Yesterday, we began our video series entitled “How to Create a Self-Culture”. The first episode centered on why we would create a “self-culture” in the first place, as well as why prayer is a prerequisite for creating this culture.
In the video, I tell the story of one of my favorite sports teams. They pulled off an incredible upset several years ago. After the game, the coach ran out on the court, jumped for joy, threw his arms in the air, and vigorously looked for someone to hug. But, they lost the next several games to sub-par teams. In my opinion, the coach knew the point of the game: to win. But, he didn’t know how to replicate what led up to the upset victory. He couldn’t sustain long-term success.
We create a “self-culture” to avoid what Father Mike Schmitz and others call “drift”. Drift is when a person meanders through life with little direction. The problem with drift, he says, is that sometimes people actually get to a good place (think the coach I mentioned above). But, they don’t know how they got there. So, replicating that “good place” is very difficult.
Creating a self-culture will help us know our purpose in life or our “why”. It will also help us live that “why” effectively and consistently (in other words, avoid drift). We will do this by crafting a vision statement, a mission statement, core values, and expectations and boundaries. Our vision is our end goal. Our mission is a brief statement of how we will fulfill that end goal. The core values are behaviors that will help us fulfill our mission. The expectations and boundaries are practical steps that will help us live our values practically.
As always, we begin with prayer. There are two reasons for this:
- We want know recognize and live our identity as children of God, loved for who we are, not what we do.
- We want to discern the mission that God is calling us to for His plans for us are greater than our plans for us.
If you currently have a consistent prayer routine, stick with that. I hope you find the steps supplemental for continuing with your prayer routine. But, if you don’t have a prayer routine, here are is a five-step process that you can do anywhere, anytime, as long as you make about 10 or 15 minutes. Feel free to pray longer too!
- Vocal Prayer: Begin with any prayer of your choosing-the Our Father, the Hail Mary, the Glory Be, a Come Holy Spirit prayer, etc. The Our Father is a great prayer to start because it includes praise, surrender, petition, and contrition all in one! Vocal prayer will help us center our focus on God.
- Prayer of Gratitude: Gratitude helps us re-frame our perspective from the negative to the positive. Whatever God wills or allows is for our good. So, we can thank God for the obvious blessings in our lives, but we can also thank Him for those things we find difficult or confusing, knowing that they will help us grow if we view them in a positive light.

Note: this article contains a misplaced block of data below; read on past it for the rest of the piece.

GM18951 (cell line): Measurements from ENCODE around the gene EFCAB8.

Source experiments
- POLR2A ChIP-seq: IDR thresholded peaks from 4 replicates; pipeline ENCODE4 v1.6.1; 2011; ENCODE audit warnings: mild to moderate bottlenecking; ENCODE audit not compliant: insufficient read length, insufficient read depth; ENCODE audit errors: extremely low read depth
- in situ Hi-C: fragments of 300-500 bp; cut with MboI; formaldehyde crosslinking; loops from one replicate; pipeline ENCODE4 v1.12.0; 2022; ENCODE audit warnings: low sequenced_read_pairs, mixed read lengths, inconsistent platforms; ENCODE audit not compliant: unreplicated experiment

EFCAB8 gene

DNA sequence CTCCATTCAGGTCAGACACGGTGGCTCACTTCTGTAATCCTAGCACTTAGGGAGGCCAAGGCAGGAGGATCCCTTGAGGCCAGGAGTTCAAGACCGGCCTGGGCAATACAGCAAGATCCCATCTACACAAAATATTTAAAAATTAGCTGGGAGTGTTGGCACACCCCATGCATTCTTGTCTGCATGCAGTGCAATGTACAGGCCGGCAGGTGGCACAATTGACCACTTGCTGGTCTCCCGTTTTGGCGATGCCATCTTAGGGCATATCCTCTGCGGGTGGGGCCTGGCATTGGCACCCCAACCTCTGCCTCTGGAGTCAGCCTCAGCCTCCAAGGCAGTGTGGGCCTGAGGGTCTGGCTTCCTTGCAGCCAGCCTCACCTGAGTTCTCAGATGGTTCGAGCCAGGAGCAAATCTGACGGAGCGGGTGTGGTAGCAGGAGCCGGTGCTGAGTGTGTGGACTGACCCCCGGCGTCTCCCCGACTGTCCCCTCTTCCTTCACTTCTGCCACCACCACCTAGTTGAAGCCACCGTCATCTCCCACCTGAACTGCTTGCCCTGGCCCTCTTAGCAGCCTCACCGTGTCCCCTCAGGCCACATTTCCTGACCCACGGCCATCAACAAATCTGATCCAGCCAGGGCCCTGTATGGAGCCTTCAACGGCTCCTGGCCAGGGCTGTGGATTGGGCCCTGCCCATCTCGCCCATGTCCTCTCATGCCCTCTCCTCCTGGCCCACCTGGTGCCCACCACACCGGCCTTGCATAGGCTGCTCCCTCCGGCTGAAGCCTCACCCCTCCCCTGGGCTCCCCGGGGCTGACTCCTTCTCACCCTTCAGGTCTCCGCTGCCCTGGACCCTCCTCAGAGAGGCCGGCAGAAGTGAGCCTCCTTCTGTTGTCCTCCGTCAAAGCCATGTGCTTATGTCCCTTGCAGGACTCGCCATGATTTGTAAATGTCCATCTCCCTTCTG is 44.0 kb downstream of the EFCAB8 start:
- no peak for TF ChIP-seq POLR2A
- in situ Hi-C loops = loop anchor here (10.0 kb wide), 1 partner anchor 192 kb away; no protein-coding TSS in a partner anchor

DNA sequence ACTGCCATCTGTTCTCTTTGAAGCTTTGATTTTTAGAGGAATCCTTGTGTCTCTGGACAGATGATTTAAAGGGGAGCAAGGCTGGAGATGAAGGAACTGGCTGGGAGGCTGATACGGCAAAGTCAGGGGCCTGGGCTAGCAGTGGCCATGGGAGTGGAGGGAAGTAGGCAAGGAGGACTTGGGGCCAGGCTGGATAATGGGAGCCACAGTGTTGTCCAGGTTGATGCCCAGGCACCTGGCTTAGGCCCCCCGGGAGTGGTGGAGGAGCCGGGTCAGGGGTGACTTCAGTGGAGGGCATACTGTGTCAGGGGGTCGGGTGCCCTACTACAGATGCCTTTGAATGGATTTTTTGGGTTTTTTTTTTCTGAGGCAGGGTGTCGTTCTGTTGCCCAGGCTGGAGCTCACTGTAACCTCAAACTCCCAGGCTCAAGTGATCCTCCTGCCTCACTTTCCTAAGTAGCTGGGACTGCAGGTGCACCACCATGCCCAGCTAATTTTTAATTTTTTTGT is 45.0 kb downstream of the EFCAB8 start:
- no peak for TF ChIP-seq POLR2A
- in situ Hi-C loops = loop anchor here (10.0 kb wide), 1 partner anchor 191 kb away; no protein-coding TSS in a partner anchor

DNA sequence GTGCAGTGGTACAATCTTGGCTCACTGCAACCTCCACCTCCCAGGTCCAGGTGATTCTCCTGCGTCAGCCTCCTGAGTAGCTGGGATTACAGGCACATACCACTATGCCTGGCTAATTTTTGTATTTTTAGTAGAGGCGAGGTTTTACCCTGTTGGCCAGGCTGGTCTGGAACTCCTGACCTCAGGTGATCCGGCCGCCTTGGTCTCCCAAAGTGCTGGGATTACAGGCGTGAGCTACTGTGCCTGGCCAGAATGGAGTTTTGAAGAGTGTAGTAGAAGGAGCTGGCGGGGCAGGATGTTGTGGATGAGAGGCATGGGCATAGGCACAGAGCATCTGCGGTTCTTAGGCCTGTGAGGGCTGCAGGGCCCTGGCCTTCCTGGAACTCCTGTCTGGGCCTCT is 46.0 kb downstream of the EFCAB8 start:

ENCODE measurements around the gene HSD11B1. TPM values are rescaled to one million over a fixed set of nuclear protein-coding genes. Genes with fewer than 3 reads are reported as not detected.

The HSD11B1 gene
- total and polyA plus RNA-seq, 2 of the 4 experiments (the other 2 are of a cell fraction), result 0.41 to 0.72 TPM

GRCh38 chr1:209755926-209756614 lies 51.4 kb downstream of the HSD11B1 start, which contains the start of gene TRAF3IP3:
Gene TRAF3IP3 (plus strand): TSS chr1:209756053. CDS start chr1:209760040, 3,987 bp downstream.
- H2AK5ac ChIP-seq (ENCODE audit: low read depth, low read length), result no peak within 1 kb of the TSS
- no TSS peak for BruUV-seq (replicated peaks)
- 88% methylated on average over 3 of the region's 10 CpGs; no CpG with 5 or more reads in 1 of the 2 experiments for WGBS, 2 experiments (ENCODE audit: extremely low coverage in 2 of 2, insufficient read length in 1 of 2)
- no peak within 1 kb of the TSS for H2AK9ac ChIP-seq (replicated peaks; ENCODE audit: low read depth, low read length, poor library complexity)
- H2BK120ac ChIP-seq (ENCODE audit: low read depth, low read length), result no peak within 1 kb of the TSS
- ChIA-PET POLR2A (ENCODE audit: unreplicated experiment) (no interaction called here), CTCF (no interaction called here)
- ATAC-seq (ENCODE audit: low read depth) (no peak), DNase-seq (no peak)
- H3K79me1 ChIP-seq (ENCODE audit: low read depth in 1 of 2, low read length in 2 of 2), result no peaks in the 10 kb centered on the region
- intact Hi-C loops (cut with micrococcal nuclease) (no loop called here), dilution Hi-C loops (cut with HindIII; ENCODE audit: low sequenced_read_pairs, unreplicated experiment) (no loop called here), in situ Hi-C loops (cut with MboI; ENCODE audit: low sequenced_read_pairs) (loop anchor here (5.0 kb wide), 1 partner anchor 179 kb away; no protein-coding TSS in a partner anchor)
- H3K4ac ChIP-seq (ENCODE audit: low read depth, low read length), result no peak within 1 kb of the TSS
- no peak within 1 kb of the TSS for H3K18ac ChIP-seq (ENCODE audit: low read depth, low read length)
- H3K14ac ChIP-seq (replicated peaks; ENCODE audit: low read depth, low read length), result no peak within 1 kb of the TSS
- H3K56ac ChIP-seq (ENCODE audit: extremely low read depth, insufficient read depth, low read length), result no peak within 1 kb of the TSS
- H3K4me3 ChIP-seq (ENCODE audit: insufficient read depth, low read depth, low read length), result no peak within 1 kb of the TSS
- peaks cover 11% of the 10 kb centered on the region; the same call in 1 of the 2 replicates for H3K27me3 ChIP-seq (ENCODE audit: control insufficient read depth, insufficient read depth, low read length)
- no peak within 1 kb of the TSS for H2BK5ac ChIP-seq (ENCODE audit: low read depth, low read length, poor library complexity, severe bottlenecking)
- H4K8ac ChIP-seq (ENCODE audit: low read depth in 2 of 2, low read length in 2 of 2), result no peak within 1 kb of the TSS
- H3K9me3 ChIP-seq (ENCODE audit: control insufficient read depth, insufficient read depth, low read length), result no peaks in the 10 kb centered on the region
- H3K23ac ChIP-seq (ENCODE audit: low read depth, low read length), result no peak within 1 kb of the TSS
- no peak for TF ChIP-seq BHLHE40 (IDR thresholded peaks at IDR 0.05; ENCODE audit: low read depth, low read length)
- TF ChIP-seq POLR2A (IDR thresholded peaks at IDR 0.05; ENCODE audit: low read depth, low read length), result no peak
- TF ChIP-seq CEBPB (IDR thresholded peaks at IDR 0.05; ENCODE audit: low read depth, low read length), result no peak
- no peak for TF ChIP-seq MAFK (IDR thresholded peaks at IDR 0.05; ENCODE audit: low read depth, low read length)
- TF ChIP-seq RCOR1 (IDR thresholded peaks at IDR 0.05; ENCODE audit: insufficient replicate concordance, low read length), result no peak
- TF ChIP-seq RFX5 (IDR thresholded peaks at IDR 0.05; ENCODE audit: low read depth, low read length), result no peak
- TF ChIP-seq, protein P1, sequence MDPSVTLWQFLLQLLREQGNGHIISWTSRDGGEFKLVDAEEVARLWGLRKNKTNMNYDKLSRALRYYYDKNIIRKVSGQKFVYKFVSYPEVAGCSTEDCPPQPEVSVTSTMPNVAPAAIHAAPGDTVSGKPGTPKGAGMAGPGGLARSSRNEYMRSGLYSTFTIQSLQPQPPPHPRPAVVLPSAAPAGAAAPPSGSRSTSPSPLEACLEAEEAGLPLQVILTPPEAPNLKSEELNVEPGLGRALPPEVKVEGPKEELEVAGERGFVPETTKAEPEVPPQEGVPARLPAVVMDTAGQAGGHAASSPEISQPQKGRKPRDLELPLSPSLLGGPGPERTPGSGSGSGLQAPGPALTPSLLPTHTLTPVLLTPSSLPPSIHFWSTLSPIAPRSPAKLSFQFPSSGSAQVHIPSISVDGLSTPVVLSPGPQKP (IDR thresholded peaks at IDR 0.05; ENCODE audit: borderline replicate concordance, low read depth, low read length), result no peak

- Examen Prayer: The examen is an inventory of desires on your heart, the things in the past 24 or 48 hours that you have done well, and the things in that time frame that you did not do so well. Our Heavenly Father desires to affirm us for the times we responded to his grace. He also desires to heal us from our sin because He knows that sin doesn’t make us happy. So, when you call to mind those times when you failed, don’t get discouraged! Bring them to the light, ask for forgiveness, and allow the Divine Physician to heal you!
- Lectio Divina: This is a slow, prayerful reading of Scripture. I recommend downloading the IMissal app, the Truth & Life app, or subscribing to the Magnificat as these have the daily Gospel readings. The author of Hebrews says that “the word of God is living and active”. We can encounter Christ in the Scriptures daily! Here is the process I-well, actually my spiritual director-recommends.
- Read-read through the daily Gospel reading slowly several times.
- Reflect-pick out a word or phrase that sticks out to you and ask the Lord to reveal a certain truth about that word or phrase that He may want you to learn.
- Request-Ask for a specific grace from what the Lord revealed to you about that word or phrase.
- Rest-Simply sit in the presence of God as you would in the presence of a good friend. This happens to be the last step of prayer as well.
- Rest: Think Saint John as he rested on Jesus at the Last Supper. If you have a good friend, you know that you are comfortable and content just being with them. You don’t necessarily have to say anything. When you rest in the presence of God, He will work on your heart.
If you do this prayer process-or continue to do your process-consistently for several days and weeks, you will be able to see a difference in your relationship with Christ. You will become more self-aware. You will, dare I say, become happier. You will recognize and live your identity as a child of God. You will also, slowly but surely, discern the mission God to which God is calling you. This mission will more than likely be in the exact same place and around the exact same people. But, the mission will give you a renewed purpose and perspective for living your life effectively and consistently.
I hope you’ve found this helpful. Please go to www.effectivecatholic.com for more content and resources. Subscribe to receive three-to-five minute personal development in your e-mail inbox each day. Be on the lookout for Monday’s podcast. My mom will share some valuable leadership advice from her incredibly successful time with Mary Kay Cosmetics. We will continue with this video series next week at 5 PM EST on Facebook Live on my page. Thanks for watching and reading! `
What is your prayer routine? Please comment below.
Ignatius Catholic Study Bible New Testament. 2nd Edition. San Francisco: Ignatius Press, 2010.
Schmitz, Mike. “Series: Ordinary Time.” UMD Newman, 2018, https://bulldogcatholic.org/series-ordinary-time/. Accessed 6 July 2018.